There’s now less than a year until the EU General Data Protection Regulation (GDPR) comes into effect.
Designed to harmonise data privacy laws across Europe and increase the protection of data privacy for EU citizens, the GDPR has been heralded as a major step forward for consumer protection, and is set to have a significant effect not only on companies within the EU, but also on those exporting data to countries outside the European Union.
The GDPR requires a greater obligation from businesses to protect the personal information they hold from cyber-attacks, with penalties for leaking customer data larger than ever before.
For example, the new rulings state that organisations will have to implement “appropriate, technical and organisational measures to ensure a level of security appropriate to the risk, including […] encryption of personal data.”
Businesses that fail to comply with the new regulation could find themselves facing potential fines of up to €20 million or 4 percent of their annual worldwide turnover.
It’s perhaps little surprise that our most recent Global Encryption Trends Report revealed compliance to be the biggest driver among businesses for their encryption strategies, with 55 percent of respondents identifying compliance with privacy and data security requirements as the main reason for extensive encryption use within their company.
And once the GDPR comes into effect next May, we can be certain that more and more companies will consider how they can best deploy encryption to ensure they are compliant. After all, the consequences for failing to do so – namely the eye-watering fines – are something no business leader wants to face.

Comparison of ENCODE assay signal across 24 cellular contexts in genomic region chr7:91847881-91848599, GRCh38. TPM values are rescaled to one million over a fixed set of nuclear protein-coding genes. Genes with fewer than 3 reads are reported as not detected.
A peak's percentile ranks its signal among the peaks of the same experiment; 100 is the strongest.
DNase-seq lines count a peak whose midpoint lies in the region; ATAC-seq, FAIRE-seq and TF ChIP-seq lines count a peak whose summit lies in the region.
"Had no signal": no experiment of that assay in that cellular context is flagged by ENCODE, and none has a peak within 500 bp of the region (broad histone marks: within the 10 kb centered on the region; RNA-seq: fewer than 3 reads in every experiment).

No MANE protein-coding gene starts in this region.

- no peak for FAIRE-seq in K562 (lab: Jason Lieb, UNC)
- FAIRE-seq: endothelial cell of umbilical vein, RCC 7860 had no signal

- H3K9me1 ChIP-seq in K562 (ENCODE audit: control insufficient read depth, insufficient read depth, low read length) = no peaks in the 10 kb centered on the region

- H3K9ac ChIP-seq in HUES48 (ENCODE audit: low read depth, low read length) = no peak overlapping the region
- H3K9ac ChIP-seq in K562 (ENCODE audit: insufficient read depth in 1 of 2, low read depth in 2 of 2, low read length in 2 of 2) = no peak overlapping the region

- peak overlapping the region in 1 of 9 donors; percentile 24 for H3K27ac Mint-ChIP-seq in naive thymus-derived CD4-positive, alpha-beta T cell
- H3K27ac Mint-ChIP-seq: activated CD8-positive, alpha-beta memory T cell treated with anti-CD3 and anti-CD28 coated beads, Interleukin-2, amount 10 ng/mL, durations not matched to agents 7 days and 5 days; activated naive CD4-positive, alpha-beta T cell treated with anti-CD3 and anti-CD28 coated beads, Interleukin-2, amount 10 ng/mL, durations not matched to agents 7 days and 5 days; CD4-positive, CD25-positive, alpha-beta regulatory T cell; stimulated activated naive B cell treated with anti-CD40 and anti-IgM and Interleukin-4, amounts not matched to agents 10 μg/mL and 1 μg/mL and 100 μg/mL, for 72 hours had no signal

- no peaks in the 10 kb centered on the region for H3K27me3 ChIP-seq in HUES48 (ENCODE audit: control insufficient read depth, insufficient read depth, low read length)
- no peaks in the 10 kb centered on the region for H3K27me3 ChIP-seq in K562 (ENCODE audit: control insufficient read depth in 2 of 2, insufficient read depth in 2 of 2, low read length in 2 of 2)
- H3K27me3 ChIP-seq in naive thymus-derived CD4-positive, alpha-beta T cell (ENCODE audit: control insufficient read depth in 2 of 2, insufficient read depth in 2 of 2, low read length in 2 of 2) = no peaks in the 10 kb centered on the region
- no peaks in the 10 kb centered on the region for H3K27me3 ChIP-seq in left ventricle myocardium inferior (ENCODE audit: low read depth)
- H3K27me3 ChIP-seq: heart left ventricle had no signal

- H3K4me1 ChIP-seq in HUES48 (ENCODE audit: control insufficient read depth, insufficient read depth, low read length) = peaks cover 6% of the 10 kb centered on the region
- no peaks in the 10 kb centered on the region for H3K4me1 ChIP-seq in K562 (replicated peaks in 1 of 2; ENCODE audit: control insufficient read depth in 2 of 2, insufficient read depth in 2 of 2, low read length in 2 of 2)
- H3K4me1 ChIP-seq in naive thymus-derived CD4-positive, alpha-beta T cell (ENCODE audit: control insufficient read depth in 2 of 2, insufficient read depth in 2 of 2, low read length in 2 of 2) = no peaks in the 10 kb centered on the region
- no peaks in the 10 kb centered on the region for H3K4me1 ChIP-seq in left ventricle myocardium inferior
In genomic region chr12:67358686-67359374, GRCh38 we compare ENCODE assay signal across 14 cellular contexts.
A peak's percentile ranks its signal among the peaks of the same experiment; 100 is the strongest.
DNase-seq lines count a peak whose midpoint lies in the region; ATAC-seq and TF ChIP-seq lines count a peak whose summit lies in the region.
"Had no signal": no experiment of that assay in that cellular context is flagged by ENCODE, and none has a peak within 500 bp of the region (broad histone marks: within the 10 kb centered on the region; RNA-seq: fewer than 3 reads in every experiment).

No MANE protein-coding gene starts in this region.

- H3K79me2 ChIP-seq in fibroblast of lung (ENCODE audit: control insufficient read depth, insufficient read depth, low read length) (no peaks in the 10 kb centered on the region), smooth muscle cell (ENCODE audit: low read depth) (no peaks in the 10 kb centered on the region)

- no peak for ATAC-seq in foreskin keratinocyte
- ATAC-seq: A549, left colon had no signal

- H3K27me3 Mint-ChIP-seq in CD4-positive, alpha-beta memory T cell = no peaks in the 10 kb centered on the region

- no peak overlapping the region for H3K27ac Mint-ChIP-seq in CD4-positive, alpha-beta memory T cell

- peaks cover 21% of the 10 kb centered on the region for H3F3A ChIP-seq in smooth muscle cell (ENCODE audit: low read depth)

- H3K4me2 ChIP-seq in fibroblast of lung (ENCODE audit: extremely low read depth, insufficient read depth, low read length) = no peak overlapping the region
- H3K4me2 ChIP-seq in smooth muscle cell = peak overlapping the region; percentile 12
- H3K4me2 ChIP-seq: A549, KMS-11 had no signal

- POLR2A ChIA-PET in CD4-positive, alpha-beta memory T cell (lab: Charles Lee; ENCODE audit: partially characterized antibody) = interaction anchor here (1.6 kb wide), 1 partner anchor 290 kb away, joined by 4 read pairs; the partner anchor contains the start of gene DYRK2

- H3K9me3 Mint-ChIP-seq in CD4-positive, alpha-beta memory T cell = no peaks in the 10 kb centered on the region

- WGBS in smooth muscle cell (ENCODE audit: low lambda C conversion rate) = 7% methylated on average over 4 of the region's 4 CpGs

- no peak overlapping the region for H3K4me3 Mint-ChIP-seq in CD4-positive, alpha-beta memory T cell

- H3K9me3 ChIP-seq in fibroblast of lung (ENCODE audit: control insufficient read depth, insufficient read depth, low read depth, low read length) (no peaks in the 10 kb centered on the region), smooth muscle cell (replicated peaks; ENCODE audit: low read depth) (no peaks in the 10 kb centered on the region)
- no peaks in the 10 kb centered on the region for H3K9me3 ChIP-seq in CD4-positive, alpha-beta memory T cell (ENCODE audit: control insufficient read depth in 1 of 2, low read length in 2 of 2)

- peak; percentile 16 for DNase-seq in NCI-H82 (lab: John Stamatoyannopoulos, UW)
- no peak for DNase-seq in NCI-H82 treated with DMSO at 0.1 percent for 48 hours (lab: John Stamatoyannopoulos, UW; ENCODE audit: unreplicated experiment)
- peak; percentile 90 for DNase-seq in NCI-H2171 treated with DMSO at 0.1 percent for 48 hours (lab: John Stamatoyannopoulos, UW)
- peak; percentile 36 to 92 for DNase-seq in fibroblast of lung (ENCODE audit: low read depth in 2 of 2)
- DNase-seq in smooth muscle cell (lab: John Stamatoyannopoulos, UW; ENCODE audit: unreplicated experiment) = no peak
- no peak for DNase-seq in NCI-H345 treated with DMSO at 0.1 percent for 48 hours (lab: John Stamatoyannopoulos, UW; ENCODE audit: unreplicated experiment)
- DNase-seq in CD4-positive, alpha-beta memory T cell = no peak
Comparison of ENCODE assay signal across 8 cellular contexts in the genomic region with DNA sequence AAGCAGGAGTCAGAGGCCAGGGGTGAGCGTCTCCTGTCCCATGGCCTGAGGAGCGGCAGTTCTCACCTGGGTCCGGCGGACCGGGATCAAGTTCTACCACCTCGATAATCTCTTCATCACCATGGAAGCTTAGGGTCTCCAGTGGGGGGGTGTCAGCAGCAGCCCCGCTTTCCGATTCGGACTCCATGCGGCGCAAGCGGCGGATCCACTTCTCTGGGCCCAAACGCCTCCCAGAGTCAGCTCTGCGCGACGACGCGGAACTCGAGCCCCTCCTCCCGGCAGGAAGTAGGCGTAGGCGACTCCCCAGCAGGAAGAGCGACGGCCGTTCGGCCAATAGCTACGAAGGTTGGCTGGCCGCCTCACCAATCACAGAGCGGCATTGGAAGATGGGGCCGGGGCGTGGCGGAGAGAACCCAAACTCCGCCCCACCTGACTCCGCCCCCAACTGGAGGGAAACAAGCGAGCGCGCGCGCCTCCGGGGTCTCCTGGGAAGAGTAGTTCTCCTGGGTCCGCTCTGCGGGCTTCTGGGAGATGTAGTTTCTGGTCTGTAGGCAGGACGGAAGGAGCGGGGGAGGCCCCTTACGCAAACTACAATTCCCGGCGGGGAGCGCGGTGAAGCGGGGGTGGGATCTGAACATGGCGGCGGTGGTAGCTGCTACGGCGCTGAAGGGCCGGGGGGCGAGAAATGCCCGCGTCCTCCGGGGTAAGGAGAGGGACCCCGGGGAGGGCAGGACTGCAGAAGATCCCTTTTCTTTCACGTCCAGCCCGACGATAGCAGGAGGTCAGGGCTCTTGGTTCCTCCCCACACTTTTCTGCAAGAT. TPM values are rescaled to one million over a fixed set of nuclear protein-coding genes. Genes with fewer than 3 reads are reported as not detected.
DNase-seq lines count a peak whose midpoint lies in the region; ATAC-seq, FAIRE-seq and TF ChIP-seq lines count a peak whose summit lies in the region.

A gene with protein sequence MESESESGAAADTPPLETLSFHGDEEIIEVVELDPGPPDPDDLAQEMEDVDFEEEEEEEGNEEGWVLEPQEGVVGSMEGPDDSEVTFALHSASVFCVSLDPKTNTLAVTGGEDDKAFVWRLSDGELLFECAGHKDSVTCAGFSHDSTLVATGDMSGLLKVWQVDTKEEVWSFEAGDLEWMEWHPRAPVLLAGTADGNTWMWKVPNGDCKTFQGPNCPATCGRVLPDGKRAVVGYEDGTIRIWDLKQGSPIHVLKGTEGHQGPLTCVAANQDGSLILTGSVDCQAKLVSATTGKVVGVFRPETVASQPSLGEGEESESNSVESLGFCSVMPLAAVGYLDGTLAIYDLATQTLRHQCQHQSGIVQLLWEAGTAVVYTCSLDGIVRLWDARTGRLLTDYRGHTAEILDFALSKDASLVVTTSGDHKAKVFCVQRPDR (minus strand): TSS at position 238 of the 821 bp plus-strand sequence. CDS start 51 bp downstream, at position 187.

Indeed, such considerations have led to data privacy regulation becoming a top-table issue for all businesses. For the first time in its 12 year history, our study revealed that business unit leaders, rather than IT operations, now have the highest influence over their organisations’ encryption strategy.
Worryingly, I read recently that more than two fifths (44%) of businesses didn’t think the regulations would apply to UK businesses following the triggering of Article 50 by the Government at the end of March, and that that a quarter of businesses have actually cancelled their preparations for the GDPR due to this misapprehension!
While it may be true that Brexit has created some degree of uncertainty among the business community, the GDPR will still apply for all businesses operating in the EU, despite the UK’s decision to leave. Importantly, it’s also worth remembering that the GDPR will be implemented on May 4th, 2018, well before the UK’s “divorce” from the European Union has been finalised.
With less than a year to go until the GDPR is in place, and these much talked about penalties becoming a painful reality, it’s important that businesses take steps now to ensure that they’ll be fully compliant.
According to our study, just over two in five (41%) organisations have an encryption strategy applied consistently across the enterprise. Given the importance that the GDPR places on protecting customer data, this is certainly encouraging.
More businesses will need to follow suit between now and May 2018, but there is still time…